I love Peter Brandt’s analogy for this “support turned resistance” idea.  He calls it the ice line.  Brandt says that the price low is like the ice on a frozen lake.  It supports you as you walk out on it to go ice fishing, skating, etc.  It should hold.  But if the ice cracks and you fall through, you are now underwater.  That ice line has suddenly turned into an overhead resistance barrier!  You need to get your head back above the ice and crawl out of the water if you want to survive.  For all you fellow Floridians who can’t relate to this idea on a personal level, go watch Fargo and you’ll get an idea of what I’m talking about.

For now, the blog will look to reestablish a long position in the Aussie/Kiwi spread if it can crawl it’s way out of the water.

Trade Strategy:

For tracking purposes, the IMC blog will make a hypothetical trade by buying one December Australian dollar contract and simultaneously selling one December New Zealand dollar contract if the spread closes above 2.86 cents (premium Aussie).  If filled, the spread will initially be liquidated on a two-consecutive day close .25 cents below the contract low that precedes the entry. 

Feeder/Corn Spread: Back In a Bearish Bet

Headed South For the Winter

On September 6th, the IMC blog entered a short position in the Nov-Dec feeder/corn (x4) spread.  We sold a November feeder contract short at 126.075 (contract value of $63,037.50) and bought four December corn contracts at $3.28 1/2 (a sum contract value of $65,700), which puts us in the position at a price of -$2,662.50 (premium corn).

Initially, we are going to risk the trade to a two-day close above +$5,500 (premium feeders).  That’s nearly $500 above the August 30th contract high.

Bearish Technical Outlook

First of all, a double top pattern was formed between the August 9th high of +$4,962.50 and the August 30th high of $5,012.50.  Yesterday’s close below the August 19th low of +$237.50, which is the lowest point between the two highs, confirmed the pattern.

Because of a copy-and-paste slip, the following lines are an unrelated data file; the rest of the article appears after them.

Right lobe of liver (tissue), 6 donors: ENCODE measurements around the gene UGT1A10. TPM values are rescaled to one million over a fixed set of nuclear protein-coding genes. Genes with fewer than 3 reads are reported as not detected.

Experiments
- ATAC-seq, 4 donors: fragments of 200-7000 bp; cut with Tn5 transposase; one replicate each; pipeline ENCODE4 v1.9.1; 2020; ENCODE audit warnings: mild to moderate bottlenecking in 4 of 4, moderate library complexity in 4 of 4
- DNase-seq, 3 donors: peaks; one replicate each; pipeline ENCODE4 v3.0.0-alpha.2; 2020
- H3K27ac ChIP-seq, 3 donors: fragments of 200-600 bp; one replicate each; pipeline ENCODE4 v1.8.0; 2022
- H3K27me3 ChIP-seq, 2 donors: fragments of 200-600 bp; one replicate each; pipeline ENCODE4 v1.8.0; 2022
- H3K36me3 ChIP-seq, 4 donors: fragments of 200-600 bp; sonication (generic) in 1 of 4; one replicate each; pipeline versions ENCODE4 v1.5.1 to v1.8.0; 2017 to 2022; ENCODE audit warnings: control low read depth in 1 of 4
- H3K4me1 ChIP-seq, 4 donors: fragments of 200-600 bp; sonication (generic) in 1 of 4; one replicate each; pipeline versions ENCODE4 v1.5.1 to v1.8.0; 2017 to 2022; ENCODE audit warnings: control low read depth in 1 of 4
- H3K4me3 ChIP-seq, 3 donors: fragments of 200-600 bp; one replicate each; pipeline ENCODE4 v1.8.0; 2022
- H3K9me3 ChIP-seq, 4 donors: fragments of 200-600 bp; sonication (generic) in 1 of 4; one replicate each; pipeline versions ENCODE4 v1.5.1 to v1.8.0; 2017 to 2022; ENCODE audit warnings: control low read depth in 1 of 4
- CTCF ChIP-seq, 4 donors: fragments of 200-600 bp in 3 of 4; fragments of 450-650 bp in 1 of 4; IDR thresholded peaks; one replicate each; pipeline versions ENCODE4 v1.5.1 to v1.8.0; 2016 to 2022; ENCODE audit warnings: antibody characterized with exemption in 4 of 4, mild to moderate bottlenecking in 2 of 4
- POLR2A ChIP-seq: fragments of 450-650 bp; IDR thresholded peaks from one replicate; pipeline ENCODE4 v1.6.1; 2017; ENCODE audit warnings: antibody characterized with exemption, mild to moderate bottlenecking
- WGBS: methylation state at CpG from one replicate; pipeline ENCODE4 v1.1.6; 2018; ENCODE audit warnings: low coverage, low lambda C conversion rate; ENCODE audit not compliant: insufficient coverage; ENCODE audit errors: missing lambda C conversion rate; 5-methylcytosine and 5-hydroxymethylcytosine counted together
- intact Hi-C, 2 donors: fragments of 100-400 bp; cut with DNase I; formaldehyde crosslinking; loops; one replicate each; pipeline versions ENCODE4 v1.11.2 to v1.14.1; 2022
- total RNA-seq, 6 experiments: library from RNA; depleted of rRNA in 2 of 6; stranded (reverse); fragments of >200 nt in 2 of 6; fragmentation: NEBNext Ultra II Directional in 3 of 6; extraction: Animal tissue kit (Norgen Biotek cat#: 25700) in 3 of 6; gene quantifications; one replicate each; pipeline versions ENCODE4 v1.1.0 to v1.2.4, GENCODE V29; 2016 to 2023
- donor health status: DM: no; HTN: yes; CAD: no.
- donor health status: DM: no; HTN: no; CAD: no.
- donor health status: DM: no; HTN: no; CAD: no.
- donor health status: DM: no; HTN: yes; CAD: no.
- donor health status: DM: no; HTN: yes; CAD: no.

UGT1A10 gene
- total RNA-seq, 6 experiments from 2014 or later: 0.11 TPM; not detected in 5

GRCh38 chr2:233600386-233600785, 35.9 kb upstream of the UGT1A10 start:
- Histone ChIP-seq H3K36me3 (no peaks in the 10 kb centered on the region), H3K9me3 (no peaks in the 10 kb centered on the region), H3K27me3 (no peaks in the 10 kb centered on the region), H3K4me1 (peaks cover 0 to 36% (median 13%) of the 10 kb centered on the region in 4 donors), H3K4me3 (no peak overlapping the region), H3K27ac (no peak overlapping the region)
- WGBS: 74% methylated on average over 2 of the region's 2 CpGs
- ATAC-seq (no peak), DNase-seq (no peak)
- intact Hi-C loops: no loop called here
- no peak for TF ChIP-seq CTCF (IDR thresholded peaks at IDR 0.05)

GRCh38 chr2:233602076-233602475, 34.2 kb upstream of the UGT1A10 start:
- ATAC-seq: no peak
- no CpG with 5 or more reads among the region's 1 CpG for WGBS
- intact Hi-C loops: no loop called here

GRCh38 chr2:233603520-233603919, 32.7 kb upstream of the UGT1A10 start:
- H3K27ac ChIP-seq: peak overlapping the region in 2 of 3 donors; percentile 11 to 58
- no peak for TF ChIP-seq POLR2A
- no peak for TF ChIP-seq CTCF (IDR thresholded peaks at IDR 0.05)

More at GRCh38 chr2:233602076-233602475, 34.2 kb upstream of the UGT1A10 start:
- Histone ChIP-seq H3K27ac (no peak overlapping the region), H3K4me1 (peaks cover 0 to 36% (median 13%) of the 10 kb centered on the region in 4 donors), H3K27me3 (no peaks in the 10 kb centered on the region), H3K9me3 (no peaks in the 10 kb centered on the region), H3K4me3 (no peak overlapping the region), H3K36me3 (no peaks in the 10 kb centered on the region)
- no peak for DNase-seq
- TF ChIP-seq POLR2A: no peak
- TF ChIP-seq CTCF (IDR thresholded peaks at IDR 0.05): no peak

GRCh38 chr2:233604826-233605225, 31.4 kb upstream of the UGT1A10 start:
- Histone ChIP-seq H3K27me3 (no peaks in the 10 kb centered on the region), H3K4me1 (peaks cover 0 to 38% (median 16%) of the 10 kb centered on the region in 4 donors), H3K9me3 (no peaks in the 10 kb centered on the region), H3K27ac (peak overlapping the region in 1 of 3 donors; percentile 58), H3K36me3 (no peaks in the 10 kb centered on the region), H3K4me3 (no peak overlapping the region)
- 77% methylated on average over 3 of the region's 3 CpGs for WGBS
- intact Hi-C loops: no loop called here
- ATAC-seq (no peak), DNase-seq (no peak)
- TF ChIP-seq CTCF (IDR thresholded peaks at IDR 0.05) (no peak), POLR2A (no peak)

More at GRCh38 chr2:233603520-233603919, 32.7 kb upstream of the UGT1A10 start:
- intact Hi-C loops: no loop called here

Secondly, the spread closed below the rising 50-day Moving Average for the first time since mid-June.

nov-dec-feeder-corn-x4-spread-daily

Nov-Dec Feeder Corn (x4) spread daily

Next, the nearest-futures spread closed above the widely-watched 200-day Moving Average at the start of August for the first time in a year.  This was a bullish event.  But here at the start of September, the nearest-futures spread closed back under the 200-day MA.  This could indicate that the party is over.

The spread should now be on its return trip to the mid-June low of -$23,650 (premium corn).  Based on history, a clean and sustained break of this low should clear the path for a descent to the -$40k area.  You can be that we’ll be watching for pyramiding opportunities if the bear market persists.

Loon/Kiwi Spread: What Will Break the Bearish Pattern?

Trade Exit

On July 29th the IMC blog initiated a long position in the Canadian dollar/New Zealand dollar spread at 4.75 cents (premium Canada).  The position was liquidated at 3.57 cents on September 1st.  This resulted in a loss of $1,180 per spread.

Canadian $ Kiwi $ spread (nearest-futures) daily

Canadian $ Kiwi $ spread (nearest-futures) daily

Despite the hit, we are ready to jump right back in on a recovery signal.  After all, the loon/kiwi spread has been historically undervalued for the last few months.  And over the last few years, dips below the 4-cent level have been followed by rallies of several hundred basis points.

The New Parameters

The December Canadian dollar/New Zealand dollar spread made an important price peak at 11.46 cents back in April.  Since then, the spread has not cleared a prior month’s high.

Furthermore, the spread has now made lower lows for four consecutive months.  The August and September lows were even new contract lows.

December Canadian $ Kiwi $ spread daily

December Canadian $ Kiwi $ spread daily

This pattern of lower highs and lower lows is bearish.  To alter the price structure and indicate that the downtrend may have come to an end the spread needs to clear a prior month’s high.  Therefore, the blog will use a close above the August high as a trigger to reenter a long position this month.  If that doesn’t happen by September 30th we will lower the entry price level.

More confirmation

Let’s continue to keep an eye on the 75-day Moving Average as well.  When the Canadian dollar/New Zealand dollar spread made closes above the 75-day MA in May 2014, April of 2015, and March of 2016 there was follow-thru of several hundred more basis points.  So a close above the 75-day MA for the first time since just before Memorial Day weekend could be a good confirmation that a new run higher is in full swing.

Trade Strategy:

Place a hypothetical order to buy one December Canadian dollar contract and simultaneously sell one December New Zealand dollar contract if the spread closes above the August high of 5.78 cents (premium Canada).  If filled, the spread will initially be liquidated on a two-consecutive day close 25-basis points below the contract low that precedes the entry.